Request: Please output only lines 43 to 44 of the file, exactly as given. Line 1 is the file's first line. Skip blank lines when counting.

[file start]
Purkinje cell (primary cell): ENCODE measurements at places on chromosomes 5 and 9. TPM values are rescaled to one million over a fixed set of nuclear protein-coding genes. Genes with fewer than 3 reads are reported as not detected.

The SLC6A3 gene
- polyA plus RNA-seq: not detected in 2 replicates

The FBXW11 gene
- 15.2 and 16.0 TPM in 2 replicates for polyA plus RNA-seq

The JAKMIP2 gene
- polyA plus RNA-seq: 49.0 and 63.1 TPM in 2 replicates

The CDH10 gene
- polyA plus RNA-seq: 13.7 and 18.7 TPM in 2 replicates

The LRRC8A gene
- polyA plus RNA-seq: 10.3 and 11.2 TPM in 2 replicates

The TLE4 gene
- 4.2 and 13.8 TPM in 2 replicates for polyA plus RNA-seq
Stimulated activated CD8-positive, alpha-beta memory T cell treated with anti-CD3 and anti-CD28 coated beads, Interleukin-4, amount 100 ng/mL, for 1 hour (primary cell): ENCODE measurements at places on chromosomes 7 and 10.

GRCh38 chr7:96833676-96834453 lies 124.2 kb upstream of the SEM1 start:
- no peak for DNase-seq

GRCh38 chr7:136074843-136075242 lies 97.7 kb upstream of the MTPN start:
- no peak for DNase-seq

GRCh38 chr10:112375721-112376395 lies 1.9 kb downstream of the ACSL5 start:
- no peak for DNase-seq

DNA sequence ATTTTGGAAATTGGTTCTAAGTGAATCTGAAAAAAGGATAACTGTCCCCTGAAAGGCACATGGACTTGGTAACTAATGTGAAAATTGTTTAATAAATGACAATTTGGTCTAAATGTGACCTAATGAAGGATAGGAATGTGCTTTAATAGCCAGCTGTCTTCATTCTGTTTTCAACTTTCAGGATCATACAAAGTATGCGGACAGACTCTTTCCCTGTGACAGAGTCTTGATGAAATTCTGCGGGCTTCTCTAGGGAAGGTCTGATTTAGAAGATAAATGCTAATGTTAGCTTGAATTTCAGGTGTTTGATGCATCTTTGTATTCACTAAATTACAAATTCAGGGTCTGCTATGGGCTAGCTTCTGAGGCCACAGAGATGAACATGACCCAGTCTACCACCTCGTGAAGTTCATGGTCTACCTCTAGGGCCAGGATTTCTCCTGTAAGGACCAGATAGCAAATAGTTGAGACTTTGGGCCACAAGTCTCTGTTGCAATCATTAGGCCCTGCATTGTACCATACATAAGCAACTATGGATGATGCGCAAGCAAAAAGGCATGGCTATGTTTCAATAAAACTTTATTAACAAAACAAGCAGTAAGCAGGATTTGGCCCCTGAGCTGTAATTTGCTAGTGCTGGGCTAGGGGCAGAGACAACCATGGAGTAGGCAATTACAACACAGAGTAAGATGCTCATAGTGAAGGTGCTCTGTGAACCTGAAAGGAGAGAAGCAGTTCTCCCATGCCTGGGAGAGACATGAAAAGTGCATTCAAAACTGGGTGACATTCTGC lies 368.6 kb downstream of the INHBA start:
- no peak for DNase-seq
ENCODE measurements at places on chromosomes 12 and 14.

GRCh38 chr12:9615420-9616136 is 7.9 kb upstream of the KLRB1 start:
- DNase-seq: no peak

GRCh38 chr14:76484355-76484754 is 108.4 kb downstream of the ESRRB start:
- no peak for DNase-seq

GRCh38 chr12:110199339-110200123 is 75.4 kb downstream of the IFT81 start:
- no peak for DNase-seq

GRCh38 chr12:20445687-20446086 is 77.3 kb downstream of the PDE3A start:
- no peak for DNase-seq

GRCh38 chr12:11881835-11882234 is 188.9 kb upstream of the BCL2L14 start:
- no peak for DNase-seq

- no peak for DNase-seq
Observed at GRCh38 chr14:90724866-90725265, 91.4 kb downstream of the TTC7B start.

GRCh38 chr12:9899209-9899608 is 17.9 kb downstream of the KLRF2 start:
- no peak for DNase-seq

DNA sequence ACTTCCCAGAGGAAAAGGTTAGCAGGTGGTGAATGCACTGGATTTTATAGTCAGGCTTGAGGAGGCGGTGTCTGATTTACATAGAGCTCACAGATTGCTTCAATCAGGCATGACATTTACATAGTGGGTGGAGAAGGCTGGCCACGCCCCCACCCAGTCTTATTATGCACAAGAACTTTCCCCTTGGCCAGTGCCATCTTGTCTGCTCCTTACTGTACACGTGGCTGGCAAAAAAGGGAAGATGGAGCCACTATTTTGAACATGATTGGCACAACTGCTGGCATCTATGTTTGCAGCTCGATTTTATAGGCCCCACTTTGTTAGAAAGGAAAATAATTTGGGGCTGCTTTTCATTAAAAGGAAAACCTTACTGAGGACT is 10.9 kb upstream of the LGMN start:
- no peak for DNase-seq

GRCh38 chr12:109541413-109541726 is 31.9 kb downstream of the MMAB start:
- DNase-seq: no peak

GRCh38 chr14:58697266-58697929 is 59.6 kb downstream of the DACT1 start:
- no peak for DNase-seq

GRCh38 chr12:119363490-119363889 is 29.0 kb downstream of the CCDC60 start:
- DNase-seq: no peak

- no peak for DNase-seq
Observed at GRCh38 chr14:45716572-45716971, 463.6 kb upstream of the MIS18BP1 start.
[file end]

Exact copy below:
- no peak for DNase-seq

GRCh38 chr12:119363490-119363889 is 29.0 kb downstream of the CCDC60 start: